Kierkegaard’s Amphibolous Conjunction of Joy and Sorrow and His Literary Theory
Søren Kierkegaard’s literary theory is above all a theory of communication, and the primarily religious author Kierkegaard has developed a complicated theory regarding communication, the task of which consists in “making” the hearer “aware of the religious,” and, in fact, making him a genuine Christian believer.1 To achieve this goal Kierkegaard uses the traditional Christian conjunction of spes et timor Dei, but he formalizes it.2 This formalization is accomplished in several steps. First, by taking the theological virtue hope (spes) as a label for all passions that somehow imply joy as liking for something (“sympathy,” attraction), while fear of the Lord (timor Dei) is taken as the corresponding label for all passions that somehow mean sorrow as dislike of something (“antipathy,” repulsion). Second, this formalization is accomplished by Kierkegaard’s reinterpretation of the conjunction of “hope and fear” as a self-referential structure: Hope concerns oneself insofar as it is related to one’its own salvation, while fear concerns oneself again insofar as it is related to one’s own condemnation. This self-referentiality is then maintained as the primary issue of the formalized “liking and disliking” structure. In this way Kierkegaard arrives at a formula for passional concern with oneself, and this is at once the formula or structure of “existence.” In fact, a very important feature of the formalized structure lies in its potential to represent different intensities and qualities of passions and thus the different “stadia” or “spheres of existence.”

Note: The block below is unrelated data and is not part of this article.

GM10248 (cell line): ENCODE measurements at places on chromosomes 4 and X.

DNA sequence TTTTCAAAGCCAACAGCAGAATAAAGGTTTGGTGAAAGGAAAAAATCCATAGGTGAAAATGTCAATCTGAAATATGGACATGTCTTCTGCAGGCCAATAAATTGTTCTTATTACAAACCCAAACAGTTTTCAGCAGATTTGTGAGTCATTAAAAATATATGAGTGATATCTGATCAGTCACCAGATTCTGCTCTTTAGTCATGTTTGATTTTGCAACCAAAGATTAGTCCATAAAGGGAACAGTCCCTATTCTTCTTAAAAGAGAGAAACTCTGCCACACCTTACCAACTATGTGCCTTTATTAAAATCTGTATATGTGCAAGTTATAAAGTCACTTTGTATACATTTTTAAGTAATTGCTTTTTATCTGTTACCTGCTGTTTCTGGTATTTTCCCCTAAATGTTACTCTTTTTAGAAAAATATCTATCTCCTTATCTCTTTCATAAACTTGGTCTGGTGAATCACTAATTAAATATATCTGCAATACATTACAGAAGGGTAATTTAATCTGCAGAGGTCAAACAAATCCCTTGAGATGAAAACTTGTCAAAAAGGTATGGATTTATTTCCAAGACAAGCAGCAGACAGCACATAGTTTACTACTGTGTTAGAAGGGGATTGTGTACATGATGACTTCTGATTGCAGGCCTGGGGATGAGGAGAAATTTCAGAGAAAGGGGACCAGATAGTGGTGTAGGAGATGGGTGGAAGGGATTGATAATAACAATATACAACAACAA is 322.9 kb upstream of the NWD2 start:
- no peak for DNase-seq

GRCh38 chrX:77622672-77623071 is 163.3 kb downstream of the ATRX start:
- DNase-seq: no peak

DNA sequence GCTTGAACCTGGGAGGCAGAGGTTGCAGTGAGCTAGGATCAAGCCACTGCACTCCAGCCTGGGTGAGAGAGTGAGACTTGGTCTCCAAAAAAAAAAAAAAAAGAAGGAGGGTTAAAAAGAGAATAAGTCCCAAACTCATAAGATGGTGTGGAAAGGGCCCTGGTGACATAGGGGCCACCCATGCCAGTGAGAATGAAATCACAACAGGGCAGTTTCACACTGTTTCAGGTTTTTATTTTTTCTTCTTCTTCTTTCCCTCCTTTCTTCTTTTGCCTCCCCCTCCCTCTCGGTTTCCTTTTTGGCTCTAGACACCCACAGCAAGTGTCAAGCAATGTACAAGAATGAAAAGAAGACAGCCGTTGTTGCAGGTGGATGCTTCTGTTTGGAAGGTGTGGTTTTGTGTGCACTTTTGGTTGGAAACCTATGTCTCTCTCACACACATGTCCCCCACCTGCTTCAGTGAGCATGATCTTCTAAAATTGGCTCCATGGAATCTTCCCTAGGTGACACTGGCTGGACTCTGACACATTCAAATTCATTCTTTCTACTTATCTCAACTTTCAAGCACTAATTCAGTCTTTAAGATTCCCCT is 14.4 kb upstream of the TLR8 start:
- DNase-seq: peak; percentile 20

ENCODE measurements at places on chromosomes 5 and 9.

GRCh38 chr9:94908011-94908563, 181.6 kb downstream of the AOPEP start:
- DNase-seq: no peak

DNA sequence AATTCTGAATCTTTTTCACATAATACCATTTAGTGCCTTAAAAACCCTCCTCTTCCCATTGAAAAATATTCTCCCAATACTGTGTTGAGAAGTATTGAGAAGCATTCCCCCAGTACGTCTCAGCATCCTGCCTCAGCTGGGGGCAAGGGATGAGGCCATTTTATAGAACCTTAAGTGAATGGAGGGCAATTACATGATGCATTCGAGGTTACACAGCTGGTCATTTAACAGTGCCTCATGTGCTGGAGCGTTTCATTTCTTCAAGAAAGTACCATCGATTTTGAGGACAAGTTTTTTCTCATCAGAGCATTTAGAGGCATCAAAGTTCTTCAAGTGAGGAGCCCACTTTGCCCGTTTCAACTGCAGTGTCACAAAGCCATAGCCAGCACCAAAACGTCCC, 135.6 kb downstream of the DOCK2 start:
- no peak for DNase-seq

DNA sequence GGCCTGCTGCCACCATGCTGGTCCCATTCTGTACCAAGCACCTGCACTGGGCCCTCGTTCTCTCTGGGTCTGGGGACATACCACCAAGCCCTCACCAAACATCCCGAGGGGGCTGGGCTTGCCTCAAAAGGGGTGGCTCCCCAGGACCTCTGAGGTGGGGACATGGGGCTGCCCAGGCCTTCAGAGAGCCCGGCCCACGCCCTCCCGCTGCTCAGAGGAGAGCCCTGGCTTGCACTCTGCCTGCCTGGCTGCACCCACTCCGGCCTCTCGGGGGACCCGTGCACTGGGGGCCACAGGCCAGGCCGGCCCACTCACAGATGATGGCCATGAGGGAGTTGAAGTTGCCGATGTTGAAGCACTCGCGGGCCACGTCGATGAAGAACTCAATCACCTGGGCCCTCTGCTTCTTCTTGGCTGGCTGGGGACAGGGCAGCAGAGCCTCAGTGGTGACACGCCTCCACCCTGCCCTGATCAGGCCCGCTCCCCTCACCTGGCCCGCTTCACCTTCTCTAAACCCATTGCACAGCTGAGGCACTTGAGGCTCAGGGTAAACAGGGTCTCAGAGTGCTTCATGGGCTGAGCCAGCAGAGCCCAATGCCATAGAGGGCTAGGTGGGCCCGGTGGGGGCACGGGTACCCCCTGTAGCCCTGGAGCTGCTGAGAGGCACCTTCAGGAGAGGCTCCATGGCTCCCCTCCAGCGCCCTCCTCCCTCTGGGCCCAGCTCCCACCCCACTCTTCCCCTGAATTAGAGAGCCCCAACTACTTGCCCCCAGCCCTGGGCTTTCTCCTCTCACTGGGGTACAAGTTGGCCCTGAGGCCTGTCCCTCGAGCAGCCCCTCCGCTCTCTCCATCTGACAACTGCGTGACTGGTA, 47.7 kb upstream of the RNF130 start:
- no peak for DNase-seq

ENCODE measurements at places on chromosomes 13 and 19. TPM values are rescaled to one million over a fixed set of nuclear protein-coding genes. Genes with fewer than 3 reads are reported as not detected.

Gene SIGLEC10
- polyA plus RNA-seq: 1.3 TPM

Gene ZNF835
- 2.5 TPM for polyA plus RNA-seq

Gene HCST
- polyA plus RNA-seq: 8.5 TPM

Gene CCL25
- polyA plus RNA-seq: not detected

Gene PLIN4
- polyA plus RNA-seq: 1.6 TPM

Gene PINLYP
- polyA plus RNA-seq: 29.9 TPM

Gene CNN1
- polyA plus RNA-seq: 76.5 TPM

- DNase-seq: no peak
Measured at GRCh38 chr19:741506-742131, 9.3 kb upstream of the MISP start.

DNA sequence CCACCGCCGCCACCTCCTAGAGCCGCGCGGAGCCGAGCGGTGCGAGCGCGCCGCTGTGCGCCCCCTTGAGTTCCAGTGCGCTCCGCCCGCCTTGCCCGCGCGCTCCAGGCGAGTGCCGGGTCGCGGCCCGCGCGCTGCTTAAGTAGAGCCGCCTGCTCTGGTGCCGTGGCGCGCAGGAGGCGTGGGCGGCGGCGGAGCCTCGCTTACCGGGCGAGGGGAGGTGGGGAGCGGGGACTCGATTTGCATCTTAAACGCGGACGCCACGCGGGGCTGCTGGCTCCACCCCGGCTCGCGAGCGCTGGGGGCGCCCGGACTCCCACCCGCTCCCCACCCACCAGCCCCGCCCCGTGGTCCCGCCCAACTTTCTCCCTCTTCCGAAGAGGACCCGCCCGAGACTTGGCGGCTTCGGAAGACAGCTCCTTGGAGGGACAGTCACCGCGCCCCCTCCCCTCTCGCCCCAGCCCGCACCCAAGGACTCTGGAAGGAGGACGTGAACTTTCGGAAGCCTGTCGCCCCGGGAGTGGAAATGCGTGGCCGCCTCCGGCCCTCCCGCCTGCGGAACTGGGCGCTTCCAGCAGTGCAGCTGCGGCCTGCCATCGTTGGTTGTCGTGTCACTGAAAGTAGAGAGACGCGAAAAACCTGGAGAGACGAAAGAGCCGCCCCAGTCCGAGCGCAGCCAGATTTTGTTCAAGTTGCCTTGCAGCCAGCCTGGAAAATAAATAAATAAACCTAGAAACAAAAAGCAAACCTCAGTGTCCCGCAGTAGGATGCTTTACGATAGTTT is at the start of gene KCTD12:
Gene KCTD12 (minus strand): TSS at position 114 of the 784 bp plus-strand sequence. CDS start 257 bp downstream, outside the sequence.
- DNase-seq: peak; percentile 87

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- Carrillo Canán, A., “Concerned with Oneself and with God Alone. On Kierkegaard’s Concept of Remorse as the Basis for his Literary Theory,” in Anna-Teresa Tymiemiecka (ed.) Life Creative Mimesis of Emotion, Analecta Husserliana LXII (Dordrecht: Kluwer Academic publishers, 2000), pp. 95–115.Google Scholar
- JP1 = Hong, H., and Hong, E., Soren Kierkegaard’s Journals and Papers, Vol. 1. Bloomington: Indiana University Press, 1967.Google Scholar